Although UK aerospace manufacturers get their products certified, those certifications will no longer benefit from being recognised in the EU or as part of EU agreements. Therefore they have to go through a varification process or be recertified by the trading body in order to be sold. This is further complicated by the fact that safety standards and quality regulations used by the UK, that were accepted by the EU, could now be rejected.

But the WTO rules are a narrow set of guidelines and does not grant access to the EU’s single aviation market. Unless the manufacturers relocate their head offices to an EU country.

Which brings us back to the risk of mass redundancies.

What this means for Part21J

Considering Part 21J is the regulation regarding aircraft design and the certification of aircraft products, parts and appliances, any no deal scenario would put that part of the industry into disarray.

The saving grace is that all current authorised certificates for products, parts and appliances will still be valid in the event of leaving the EU without a deal. This means – at least – we can still deal with Europe and companies like Airbus don’t have any logistical issues in terms of moving components over borders.

However, those same certifications don’t have to be honoured outside of the EU. As mentioned before, other countries could simply choose to no longer recognise them, making those components all but impossible to sell to the wider market.

But that doesn’t cover any new certifications.

While the UK Civil Aviation Authority may grant certifications, they won’t be recognised anywhere else. Or at least – not under EU trade agreements and all the benefits associated with trading under them. Under WTO rules any government may choose to validate (or not) certifications as they see fit.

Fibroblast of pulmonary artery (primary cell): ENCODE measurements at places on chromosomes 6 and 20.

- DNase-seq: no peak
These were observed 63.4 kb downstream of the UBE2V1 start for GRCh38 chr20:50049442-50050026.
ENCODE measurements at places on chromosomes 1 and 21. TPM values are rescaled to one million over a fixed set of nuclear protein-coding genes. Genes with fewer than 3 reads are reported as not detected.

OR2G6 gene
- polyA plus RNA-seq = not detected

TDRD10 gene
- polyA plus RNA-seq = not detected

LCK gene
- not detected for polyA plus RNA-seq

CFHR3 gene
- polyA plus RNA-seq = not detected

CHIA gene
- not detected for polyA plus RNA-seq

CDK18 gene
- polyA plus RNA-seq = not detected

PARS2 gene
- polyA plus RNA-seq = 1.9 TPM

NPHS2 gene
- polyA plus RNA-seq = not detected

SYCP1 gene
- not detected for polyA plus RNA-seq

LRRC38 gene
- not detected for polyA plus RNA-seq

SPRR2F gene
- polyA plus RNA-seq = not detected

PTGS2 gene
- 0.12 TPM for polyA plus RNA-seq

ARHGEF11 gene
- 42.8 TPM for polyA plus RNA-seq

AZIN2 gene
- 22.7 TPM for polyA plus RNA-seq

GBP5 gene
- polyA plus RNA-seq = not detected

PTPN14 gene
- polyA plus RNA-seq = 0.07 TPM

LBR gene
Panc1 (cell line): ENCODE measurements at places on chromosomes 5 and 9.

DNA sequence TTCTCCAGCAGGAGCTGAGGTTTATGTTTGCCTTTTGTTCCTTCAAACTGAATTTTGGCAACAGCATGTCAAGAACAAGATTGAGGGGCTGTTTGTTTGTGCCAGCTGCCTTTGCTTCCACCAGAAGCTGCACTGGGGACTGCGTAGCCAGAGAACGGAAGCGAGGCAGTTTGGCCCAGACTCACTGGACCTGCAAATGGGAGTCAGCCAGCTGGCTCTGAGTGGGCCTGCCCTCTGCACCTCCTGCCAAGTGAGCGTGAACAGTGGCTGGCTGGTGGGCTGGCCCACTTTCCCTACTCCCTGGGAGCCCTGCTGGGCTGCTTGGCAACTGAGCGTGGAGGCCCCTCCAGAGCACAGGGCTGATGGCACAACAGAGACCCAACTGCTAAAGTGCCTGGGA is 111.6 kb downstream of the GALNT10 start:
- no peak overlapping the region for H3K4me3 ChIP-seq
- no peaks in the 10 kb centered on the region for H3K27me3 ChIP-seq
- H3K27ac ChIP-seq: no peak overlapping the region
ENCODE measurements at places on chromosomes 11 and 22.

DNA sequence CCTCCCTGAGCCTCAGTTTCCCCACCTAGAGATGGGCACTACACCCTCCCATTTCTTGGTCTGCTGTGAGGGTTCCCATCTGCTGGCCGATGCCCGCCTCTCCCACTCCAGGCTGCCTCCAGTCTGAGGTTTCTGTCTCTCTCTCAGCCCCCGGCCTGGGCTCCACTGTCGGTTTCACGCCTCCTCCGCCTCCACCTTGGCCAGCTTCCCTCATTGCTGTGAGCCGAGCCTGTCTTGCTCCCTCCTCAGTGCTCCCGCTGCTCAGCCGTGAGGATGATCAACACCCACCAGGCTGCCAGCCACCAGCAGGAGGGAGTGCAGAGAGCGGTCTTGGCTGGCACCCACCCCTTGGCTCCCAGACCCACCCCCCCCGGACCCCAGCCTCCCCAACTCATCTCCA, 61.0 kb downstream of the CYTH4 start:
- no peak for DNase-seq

As a result, Bombardier, Rolls-Royce and Cobham—and more than 200 other companies in the sector—have applied to have their parts regulated by an EU member so they can continue to sell their parts in Europe.

Many fear that this will be the precursor to those industries moving their operations out of the UK entirely.

CEO of Airbus, Tom Enders, commented in an interview that while the aerospace multinational cannot immediately pick up its operations and move them, the business would be forced to redirect future investments elsewhere.

He noted that there are plenty of countries that would love to build wings for Airbus aircraft if it was no longer viable to do so in the UK.

Whatever the coming weeks and months reveal for the UK’s future relationship with the EU and the trade agreements that follow, it’s bound to make a lot of people very nervous.

Although – in almost open defiance of the uncertainty – the aerospace industry continues to do business and continues to innovate. It remains to be seen how much more output shrinks in 2019 compared to 2018 but if the shrinkage continues at the same rate, it would be a £2.8 billion loss of revenue across the industry in 2 years.

Compounded by shrinking profits and the UK aerospace industry could be in for a tough time ahead.